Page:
Under His Vine and Under His Fig Tree
There’s a deeply thought-provoking prophecy in your Bible about a great social and environmental revolution. It’s a complete change from our bloated, city-centered society and rat-race social mentality—to a calm, peaceful, largely rural habitat where man can concentrate on creation and Creator.
We read of the global outcome of this coming revolution in the prophecy of Micah 4:4: “But they shall sit every man under his vine and under his fig tree; and none shall make them afraid: for the mouth of the Lord of hosts hath spoken it.”
Perhaps the closest we have ever come to this society was old rural England. In their enlightening book Rural England—Our Countryside at the Crossroads, Derrik Mercer and David Putnam paint a picture of Southeast England that is sadly fast diminishing in scope: “It is a cozy countryside where village greens echo each summer to the sound of cricket and polite applause. Overlooking the green will usually be the village church, still a place of architectural and spiritual homage in this more secular age. Church and inn, manor house and cottages, together they reflect a story of man’s impact on the land which frequently goes back a thousand years or more.”
During our five years living in Britain in the 1990s, my wife and I occasionally stayed at an inn in just such an idyllic, traditional English village. It made for interesting reflection on a way of life in the old country that, as these authors stated, “goes back a thousand years or more.”
The Industrial Revolution changed that way of life. While bringing massive progress in man’s technical capacities, it began to denigrate his long-held attachment to the land and its seasonal rhythms. That disruption dramatically escalated stress-related diseases, mental illness and the evolution of a rampant drug culture. These are all signs of a distressed society in the throes of a self-inflicted demise.
What the Industrial Revolution started in the early 19th century has run full course. Greed priced our labor out of the market years ago. Our industrial capacity moved overseas. Former and potential enemy nations now manufacture our goods—even key components of our military hardware, something the United States vowed after the Revolutionary War would never happen again. Last decade, the U.S. became a net importer of food, further eroding its once-independent economy. America now faces the fiscal cliff. Ideas for saving the national economy have been exhausted. Our society—in America, Britain and other English-speaking nations—faces unfixable economic and social woes.
In the process, Americans are fast losing peace of mind. They are daily subjected to personal terror—that tomorrow morning will bring not just Islamist terror, but loss of income, of home, of marriage, of family. Thousands of years ago, God prophesied that all these things would befall our society when we rebelled against Him and His laws (Leviticus 26:16).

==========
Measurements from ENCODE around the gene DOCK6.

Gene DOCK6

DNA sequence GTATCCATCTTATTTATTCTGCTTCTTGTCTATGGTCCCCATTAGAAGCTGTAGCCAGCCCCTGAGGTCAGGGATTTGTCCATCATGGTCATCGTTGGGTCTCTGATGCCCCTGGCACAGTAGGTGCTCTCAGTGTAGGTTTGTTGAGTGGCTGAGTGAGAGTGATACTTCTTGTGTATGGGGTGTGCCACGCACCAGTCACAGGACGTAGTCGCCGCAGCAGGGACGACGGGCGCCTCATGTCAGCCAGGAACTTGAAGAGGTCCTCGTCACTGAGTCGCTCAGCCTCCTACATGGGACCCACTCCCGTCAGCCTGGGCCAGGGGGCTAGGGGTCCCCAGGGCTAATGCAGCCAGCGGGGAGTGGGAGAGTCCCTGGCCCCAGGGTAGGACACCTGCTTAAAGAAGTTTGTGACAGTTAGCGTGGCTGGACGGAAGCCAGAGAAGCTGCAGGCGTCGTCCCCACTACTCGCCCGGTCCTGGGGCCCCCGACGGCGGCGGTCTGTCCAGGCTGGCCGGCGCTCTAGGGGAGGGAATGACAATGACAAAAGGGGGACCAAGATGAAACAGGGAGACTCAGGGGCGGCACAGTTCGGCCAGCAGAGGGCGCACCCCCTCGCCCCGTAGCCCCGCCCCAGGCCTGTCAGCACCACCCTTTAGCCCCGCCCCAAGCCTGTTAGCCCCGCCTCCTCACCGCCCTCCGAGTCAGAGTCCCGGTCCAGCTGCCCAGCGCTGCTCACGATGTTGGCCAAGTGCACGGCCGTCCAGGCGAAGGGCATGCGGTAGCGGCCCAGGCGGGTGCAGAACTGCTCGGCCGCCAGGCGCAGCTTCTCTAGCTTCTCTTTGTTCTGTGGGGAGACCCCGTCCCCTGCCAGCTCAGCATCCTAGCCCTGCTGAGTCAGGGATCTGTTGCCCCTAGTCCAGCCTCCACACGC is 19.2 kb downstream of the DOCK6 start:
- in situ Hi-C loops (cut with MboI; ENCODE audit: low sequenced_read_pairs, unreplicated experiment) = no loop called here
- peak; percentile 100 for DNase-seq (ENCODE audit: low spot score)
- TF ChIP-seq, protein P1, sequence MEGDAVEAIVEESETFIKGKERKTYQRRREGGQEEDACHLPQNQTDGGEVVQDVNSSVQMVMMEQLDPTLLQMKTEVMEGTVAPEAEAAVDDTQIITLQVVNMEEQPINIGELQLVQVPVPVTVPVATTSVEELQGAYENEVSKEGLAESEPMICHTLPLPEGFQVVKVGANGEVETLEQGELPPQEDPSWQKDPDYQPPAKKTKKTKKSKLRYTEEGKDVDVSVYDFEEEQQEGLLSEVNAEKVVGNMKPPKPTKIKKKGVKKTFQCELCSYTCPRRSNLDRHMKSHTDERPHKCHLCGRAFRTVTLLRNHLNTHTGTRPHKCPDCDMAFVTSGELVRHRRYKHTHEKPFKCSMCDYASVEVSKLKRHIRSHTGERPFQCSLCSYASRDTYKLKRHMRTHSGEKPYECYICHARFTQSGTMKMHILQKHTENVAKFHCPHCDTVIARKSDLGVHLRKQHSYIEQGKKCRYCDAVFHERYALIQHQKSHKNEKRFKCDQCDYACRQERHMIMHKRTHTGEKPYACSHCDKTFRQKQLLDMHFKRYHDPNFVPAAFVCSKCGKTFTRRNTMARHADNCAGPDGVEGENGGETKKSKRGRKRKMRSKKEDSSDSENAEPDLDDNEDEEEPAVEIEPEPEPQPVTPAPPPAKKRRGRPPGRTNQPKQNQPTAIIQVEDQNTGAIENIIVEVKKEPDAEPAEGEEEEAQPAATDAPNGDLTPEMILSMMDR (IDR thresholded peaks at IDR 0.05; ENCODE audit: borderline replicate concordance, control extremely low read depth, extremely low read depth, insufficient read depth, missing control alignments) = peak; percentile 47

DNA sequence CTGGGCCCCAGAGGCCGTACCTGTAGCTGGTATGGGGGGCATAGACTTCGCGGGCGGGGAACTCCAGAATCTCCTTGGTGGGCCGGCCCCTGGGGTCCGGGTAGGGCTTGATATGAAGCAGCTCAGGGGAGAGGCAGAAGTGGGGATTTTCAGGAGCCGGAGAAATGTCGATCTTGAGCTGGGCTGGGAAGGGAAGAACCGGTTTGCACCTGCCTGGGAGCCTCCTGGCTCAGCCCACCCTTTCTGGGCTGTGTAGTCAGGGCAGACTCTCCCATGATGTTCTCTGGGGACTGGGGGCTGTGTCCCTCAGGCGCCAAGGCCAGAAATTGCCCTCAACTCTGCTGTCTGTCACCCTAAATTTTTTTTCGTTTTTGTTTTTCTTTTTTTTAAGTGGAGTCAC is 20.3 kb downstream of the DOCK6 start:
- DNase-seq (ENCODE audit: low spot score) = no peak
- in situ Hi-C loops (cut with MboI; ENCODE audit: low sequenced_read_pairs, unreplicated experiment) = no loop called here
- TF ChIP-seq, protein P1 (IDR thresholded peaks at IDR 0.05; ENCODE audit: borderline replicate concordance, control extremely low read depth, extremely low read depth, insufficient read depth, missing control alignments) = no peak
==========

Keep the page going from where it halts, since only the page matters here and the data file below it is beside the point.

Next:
The American way of life is barely two centuries old, and is already rapidly falling into decay.
Yet for over a thousand years, a traditional way of life existed in rural England, the last vestiges of which can be still experienced.
What’s the explanation of the two phenomena? To a major extent, it has to do with every man sitting “under his vine and under his fig tree; and none shall make them afraid: for the mouth of the Lord of hosts hath spoken it.” Note that there are two elements to this vision of the future: a rural-based economy promoting the economic independence of man, and its conformity with the will of God!
The English discovered the value of the organized rural economy and built a society around it during the first millennia a.d. To a certain extent, their seasonal rural principles conformed to biblical tenets, until they were broken by the Industrial Revolution and chemical farming methods.
Developing much later—post-Industrial Revolution—the U.S. has broken both of these stabilizing elements of society that guarantee equitable distribution of national wealth. Other Anglo-Saxon nations are hell-bent on the same course.
So just how will the Anglo-Saxons—and ultimately all nations—extricate themselves from their present catastrophes to obtain that future forecast in Micah 4:4?
They won’t. They can’t. The task is simply beyond them.
To change today’s profit- and mass-production-oriented system—where too much wealth is concentrated in too few hands—into a world where every man has the potential to capitalize and maintain his own independent farm, we need the mighty hand of God.